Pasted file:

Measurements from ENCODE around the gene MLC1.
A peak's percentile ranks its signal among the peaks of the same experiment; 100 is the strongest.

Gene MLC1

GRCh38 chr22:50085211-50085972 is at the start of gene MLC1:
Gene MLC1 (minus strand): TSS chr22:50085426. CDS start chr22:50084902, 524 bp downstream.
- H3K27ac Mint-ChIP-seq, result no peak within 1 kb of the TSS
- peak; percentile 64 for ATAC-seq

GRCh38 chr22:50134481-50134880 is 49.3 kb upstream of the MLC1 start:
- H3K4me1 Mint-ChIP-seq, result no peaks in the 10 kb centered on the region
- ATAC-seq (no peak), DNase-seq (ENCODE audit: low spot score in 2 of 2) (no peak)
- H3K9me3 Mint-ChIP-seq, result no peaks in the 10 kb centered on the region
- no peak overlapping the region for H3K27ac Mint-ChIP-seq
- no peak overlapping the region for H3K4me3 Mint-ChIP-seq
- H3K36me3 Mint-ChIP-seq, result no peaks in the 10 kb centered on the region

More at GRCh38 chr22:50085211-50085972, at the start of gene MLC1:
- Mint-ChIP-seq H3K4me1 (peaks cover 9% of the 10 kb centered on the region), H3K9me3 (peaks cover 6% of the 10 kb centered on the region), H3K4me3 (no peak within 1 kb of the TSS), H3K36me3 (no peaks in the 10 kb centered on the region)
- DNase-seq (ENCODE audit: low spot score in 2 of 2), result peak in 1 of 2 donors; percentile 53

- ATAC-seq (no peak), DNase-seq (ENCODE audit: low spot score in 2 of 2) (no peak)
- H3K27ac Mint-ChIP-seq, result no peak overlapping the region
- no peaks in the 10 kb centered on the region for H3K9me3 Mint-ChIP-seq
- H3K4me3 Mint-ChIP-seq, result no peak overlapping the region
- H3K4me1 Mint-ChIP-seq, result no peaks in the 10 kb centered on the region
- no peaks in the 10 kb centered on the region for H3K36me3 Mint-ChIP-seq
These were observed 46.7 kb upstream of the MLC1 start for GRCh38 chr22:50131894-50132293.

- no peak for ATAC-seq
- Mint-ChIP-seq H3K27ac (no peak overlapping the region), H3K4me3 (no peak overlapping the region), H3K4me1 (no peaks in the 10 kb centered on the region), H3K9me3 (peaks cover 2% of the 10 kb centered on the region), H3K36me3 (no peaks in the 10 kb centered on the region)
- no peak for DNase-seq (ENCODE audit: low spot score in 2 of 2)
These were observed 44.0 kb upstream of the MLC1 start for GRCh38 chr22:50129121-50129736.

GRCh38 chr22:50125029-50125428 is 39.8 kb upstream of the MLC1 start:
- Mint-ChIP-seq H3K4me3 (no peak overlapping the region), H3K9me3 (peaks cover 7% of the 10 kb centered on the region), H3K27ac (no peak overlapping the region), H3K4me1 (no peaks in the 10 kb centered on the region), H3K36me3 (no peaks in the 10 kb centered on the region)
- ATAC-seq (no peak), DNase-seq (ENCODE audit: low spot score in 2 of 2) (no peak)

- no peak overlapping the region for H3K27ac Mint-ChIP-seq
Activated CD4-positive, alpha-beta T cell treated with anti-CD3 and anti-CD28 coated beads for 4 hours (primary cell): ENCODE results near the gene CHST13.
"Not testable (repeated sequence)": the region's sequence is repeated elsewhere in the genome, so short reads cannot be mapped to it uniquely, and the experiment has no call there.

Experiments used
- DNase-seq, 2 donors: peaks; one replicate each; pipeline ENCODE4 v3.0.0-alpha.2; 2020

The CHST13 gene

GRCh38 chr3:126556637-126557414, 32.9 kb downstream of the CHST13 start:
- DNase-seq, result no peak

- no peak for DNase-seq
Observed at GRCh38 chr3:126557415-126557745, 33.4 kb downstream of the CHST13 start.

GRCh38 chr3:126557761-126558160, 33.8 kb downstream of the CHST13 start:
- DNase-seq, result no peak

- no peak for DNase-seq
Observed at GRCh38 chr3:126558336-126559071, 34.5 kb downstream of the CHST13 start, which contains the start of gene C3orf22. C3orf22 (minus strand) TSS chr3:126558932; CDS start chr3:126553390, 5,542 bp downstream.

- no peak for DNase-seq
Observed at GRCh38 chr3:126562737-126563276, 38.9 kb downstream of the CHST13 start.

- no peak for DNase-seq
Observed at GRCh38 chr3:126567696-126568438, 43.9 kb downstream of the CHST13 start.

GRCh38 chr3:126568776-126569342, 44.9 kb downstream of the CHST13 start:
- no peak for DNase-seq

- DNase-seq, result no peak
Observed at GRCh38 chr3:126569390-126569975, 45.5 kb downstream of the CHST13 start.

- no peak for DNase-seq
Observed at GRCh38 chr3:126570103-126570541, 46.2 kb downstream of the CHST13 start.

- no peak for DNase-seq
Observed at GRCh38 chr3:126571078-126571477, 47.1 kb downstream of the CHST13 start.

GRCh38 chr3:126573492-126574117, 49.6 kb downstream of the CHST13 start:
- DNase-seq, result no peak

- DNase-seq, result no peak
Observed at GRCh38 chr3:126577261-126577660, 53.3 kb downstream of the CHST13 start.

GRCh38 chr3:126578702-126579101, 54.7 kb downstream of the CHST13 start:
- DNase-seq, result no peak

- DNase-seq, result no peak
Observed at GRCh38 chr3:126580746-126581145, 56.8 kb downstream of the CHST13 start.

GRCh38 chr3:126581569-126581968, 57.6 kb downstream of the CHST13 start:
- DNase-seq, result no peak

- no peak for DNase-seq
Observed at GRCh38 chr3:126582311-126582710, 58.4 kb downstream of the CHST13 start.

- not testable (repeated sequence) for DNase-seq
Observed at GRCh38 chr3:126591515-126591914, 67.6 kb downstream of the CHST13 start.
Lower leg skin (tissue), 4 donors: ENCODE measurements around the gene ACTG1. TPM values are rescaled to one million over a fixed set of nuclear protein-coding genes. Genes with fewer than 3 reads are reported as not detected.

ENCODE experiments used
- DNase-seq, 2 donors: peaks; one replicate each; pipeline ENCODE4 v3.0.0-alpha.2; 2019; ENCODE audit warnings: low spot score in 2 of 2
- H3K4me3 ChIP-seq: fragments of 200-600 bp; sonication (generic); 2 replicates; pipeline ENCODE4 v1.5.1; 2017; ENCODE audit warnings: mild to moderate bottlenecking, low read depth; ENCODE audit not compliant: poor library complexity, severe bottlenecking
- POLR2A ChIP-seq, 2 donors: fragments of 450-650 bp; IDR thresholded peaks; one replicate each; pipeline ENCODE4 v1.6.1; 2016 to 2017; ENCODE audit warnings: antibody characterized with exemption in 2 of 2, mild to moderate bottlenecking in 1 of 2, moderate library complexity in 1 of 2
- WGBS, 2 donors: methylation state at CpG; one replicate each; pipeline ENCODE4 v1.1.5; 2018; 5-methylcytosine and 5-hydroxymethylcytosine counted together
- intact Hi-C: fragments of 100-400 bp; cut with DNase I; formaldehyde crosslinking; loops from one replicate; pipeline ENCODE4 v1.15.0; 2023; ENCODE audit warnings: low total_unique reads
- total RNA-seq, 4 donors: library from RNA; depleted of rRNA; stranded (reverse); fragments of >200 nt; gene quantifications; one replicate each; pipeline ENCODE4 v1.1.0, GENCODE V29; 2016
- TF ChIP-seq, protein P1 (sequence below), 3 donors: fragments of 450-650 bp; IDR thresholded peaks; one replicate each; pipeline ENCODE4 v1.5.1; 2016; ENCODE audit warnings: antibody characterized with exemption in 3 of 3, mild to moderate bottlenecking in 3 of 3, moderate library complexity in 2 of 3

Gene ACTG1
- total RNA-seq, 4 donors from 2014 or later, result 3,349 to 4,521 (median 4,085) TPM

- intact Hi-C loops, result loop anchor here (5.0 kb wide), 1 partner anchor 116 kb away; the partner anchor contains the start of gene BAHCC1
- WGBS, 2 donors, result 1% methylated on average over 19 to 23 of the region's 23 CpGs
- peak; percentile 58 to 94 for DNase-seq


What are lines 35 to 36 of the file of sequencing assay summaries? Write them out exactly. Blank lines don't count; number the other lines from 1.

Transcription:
Experiments used
- DNase-seq, 2 donors: peaks; one replicate each; pipeline ENCODE4 v3.0.0-alpha.2; 2020